Matt,
I am considering making a scale model of your Trapper 15’3” x 35” canoe.
Exactly as designed would be my first choice were it not for storage and handling considerations.
I am thinking of an end result 13’ long with about 32” max beam,
achieved by multiplying all the ‘length’ dimensions in the plan by 85%
and all the ‘beam’ dimensions by 92%.
I figure the .92 for beam would change the 20-13-20 heights to about 18-12-18.
Does all that make sense?
Would doing this preserve most of the benefit of your design?,
or would it more or less wreck your design?
(I do need to have a shorter canoe and I fell in love with the lines of your Trappers, as opposed to the short Sasquatches, but my primary objective is a professionally designed boat, not one messed up by me & my calculator.)
Thanks in advance for your opinion.
Les


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 Post subject: Re: Guidelines for scaling drawings?
PostPosted: Mon Jan 30, 2012 10:27 pm 
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Joined: Fri Jul 18, 2008 10:12 am
Posts: 388
Location: Seaford, South Oz
LesForgue wrote:
messed up by me & my calculator.)


When it comes to scaling that little snippet of your post sums it up fairly well Les.

There is a reasonable amount of discussion on this topic on the net and if you do a search you should be able to find enough to convince you that it just isn't worth the effort. This applies to all sorts of boats not just canoes and kayaks. A very small scaling can work but then what is the point? Scaling from 17' down to 13'6" is a large change. Stability is the main issue but all factors of performance are affected.

If anyone decides to go ahead and do this then they should do so in the knowledge that they are not building the original Jem design and the result is their own responsibility.

And just a word on the Laker - my 13' laker and I were caught in open water by a 20 knot breeze producing significant whitecaps and although it was scary and uncomfortable that little boat remained upright and controllable enough to take me home safely. Pretty good performance for something design for good glide on smooth water 8) .

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Cheers, Bob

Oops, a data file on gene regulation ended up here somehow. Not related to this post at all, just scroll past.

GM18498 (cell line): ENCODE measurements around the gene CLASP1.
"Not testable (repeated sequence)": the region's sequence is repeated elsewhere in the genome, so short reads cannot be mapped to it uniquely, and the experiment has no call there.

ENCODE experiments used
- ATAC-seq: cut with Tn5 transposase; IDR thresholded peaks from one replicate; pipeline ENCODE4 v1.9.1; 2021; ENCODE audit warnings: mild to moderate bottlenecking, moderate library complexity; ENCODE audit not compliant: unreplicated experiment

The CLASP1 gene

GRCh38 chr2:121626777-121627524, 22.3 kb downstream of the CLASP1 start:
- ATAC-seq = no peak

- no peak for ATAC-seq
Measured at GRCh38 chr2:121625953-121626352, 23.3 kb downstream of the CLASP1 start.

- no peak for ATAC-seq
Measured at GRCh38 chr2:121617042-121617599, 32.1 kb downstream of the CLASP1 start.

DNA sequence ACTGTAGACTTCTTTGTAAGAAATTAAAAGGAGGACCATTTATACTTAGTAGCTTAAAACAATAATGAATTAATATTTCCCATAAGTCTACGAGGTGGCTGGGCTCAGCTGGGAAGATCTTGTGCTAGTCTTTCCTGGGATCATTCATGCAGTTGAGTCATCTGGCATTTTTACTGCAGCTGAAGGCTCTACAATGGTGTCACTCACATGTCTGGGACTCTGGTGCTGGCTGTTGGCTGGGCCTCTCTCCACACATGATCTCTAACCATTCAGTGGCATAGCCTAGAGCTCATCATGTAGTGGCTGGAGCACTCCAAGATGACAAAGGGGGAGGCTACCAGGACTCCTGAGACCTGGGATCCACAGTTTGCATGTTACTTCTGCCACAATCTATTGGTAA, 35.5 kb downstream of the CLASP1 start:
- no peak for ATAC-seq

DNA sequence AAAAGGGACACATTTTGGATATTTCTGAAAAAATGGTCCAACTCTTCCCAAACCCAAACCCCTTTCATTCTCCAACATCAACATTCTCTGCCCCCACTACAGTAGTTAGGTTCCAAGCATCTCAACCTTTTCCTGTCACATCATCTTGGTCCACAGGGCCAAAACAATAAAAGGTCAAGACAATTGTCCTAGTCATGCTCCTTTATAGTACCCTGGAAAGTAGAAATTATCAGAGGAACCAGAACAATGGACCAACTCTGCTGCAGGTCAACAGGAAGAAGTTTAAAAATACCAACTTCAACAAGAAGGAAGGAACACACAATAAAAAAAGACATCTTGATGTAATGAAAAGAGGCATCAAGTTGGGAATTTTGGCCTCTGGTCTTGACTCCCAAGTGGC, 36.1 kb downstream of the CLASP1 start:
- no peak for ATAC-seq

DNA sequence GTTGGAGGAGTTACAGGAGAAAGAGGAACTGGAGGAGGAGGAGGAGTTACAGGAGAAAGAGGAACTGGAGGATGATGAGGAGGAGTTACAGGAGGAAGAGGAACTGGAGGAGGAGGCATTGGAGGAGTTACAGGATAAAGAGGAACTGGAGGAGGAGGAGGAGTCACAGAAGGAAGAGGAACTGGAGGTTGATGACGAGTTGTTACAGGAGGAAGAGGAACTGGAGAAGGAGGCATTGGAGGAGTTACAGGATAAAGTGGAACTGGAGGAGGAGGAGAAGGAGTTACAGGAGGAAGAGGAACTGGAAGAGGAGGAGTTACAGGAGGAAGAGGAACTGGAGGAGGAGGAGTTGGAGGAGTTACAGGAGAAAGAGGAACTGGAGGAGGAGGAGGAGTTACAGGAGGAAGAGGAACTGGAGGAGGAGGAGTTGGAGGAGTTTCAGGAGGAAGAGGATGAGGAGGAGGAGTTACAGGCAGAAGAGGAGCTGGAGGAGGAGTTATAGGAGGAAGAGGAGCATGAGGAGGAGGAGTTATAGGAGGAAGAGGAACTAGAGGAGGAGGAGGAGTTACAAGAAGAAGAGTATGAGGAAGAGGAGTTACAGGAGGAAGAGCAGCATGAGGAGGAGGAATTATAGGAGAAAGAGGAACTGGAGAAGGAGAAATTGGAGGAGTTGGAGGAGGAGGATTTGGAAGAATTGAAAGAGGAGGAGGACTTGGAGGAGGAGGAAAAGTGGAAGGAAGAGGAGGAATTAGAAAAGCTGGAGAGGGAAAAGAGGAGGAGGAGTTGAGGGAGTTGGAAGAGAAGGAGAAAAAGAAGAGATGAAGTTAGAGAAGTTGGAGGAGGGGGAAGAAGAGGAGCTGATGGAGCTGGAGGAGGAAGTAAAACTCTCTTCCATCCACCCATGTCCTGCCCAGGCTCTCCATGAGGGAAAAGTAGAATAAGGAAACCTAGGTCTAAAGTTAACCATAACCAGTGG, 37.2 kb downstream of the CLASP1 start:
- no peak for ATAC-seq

Laker 13 - christened and slimed (just).
Laker accessories underway.


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 Post subject: Re: Guidelines for scaling drawings?
PostPosted: Tue Jan 31, 2012 1:31 am 
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Joined: Wed Feb 21, 2007 10:48 pm
Posts: 988
Location: Tx
x2 on what he said.
The Laker is closer to a perow than a canoe and for a 13 ft boat has some awesome performance.
The one thing I have learned about boats is there very job specific and when you change designs they suffer most of the time.
It is a whole lot easier to haul a boat that is four foot longer than it is to paddle a bad design a few miles.
Ron


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 Post subject: Re: Guidelines for scaling drawings?
PostPosted: Tue Jan 31, 2012 2:19 am 
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Joined: Fri Feb 25, 2011 4:26 am
Posts: 133
Location: Fraser Coast, Queensland, Australia
X3.

I built the prototype Laker and was so impressed with it, I built a second one. :D I have had my laker in grade 2 -3 rapids and in the surf numerous times.

I taught my partner Evie, who has never paddled anything before, in a Laker and she can't swim.
Image

Evie and her brother (both first time paddlers) in Lakers

Image

She even shot some gentle rapids in it on her second day out.

Image

My Grand-daughter in one.

Image

Image


Re bobbing around like a cork in a laker 13 when the paddler is 180 pounds, I call B.S. on that. Sorry mate, but I call a spade a spade. Likewise, the Laker is absolutely nothing like the free canoe on Matt's site. Actually, Laker is so bloody good that several big name, stitch and glue kayak mobs are now all but copying it.

Life is good, Paddle a Laker. :D

Image


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 Post subject: Re: Guidelines for scaling drawings?
PostPosted: Tue Jan 31, 2012 7:21 am 
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Joined: Fri Jun 18, 2004 8:14 pm
Posts: 4855
Location: Greensboro, NC
Scaling in 3 dimensions works but trying to do only 2 dimensions will be troublesome. The panels are laid out on the wood for best usage of material. They are not orientated for scaling.

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-Matt. Designer.